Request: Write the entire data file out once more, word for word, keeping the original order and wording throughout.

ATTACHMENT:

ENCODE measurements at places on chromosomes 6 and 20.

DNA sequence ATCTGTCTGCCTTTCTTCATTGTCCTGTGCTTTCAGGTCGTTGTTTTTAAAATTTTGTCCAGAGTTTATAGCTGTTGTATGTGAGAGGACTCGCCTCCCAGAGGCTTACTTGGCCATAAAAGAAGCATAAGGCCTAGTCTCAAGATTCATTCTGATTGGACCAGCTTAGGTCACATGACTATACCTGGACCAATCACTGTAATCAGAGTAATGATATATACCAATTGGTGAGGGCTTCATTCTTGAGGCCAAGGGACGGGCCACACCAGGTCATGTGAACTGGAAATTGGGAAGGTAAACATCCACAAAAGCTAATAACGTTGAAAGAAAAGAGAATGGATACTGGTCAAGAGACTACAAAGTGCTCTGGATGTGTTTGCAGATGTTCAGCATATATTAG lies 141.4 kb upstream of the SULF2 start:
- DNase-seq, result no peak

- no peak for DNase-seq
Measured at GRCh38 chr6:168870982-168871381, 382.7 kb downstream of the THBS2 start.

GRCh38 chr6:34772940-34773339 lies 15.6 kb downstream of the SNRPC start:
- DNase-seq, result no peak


ENCODE measurements at places on chromosomes 6 and 20.

DNA sequence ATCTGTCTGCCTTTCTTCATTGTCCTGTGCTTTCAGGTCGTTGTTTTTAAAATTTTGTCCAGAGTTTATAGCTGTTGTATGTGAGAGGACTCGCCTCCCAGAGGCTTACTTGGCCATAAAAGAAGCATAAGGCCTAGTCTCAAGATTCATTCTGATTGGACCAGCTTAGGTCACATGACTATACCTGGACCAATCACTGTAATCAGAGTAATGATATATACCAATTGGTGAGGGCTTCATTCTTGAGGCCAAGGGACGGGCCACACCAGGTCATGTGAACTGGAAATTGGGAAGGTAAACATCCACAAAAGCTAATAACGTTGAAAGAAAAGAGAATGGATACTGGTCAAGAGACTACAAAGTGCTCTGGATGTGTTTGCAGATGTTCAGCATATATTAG lies 141.4 kb upstream of the SULF2 start:
- DNase-seq, result no peak

- no peak for DNase-seq
Measured at GRCh38 chr6:168870982-168871381, 382.7 kb downstream of the THBS2 start.

GRCh38 chr6:34772940-34773339 lies 15.6 kb downstream of the SNRPC start:
- DNase-seq, result no peak